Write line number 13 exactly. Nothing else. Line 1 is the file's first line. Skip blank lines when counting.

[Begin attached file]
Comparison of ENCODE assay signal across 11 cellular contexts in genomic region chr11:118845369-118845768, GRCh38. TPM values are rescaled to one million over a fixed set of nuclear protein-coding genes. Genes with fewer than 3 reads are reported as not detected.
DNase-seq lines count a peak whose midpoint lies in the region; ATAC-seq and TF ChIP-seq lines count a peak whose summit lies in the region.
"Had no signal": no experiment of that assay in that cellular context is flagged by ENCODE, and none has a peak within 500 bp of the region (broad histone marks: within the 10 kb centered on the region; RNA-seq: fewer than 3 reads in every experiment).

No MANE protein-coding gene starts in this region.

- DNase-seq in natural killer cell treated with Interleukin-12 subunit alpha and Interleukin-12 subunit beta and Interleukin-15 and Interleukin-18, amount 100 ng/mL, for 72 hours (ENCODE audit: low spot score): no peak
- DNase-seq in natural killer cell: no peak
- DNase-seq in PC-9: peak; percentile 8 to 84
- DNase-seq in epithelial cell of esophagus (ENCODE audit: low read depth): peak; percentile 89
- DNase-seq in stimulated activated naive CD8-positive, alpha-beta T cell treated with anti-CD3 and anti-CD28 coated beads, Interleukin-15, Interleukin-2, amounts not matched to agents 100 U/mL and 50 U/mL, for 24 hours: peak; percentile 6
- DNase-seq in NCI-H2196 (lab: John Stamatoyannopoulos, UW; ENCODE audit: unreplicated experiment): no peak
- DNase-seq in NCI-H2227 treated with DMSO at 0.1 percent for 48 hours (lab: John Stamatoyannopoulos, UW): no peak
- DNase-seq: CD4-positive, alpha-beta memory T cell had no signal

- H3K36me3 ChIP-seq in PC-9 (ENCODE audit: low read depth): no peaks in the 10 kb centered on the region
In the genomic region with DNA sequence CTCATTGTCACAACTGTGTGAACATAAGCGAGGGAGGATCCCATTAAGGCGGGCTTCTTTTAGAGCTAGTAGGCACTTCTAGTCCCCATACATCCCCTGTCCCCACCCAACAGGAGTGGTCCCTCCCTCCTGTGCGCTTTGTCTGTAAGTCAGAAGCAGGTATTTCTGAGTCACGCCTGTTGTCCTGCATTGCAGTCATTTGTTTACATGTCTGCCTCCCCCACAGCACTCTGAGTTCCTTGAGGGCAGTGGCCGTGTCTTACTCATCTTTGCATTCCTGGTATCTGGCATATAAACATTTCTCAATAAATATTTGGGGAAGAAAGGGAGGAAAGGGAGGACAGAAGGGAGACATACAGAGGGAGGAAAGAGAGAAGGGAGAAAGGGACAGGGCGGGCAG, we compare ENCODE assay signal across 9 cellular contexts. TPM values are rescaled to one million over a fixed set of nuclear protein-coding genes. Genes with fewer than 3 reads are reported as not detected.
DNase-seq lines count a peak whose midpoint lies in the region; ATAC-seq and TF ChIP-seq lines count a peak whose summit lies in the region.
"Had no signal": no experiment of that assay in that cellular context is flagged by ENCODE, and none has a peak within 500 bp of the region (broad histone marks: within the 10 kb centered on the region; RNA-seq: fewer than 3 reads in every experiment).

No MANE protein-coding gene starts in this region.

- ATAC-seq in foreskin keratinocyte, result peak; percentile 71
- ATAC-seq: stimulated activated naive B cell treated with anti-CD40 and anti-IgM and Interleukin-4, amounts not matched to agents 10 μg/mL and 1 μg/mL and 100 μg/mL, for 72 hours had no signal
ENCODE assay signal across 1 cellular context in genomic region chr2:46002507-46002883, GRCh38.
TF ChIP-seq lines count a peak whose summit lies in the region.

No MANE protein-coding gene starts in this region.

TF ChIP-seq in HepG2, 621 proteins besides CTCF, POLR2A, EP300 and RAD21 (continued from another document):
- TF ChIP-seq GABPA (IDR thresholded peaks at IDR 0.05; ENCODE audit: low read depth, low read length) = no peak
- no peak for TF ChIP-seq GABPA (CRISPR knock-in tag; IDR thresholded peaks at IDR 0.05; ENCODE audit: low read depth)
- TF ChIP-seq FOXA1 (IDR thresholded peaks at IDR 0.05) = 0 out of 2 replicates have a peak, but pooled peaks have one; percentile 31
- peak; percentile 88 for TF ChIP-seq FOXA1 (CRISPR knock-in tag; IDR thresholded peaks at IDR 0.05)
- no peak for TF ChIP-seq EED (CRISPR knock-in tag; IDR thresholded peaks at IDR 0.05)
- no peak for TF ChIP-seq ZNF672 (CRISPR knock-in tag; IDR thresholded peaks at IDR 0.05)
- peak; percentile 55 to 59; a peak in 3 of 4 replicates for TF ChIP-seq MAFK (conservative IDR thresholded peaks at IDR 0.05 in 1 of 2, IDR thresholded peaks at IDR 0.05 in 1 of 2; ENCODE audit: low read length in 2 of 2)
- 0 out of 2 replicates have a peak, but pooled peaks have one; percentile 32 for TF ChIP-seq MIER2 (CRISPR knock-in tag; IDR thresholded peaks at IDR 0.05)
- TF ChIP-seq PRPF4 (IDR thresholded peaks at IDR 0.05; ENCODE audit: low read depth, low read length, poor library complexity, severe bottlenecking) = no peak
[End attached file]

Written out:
- H3K36me3 ChIP-seq in PC-9 (ENCODE audit: low read depth): no peaks in the 10 kb centered on the region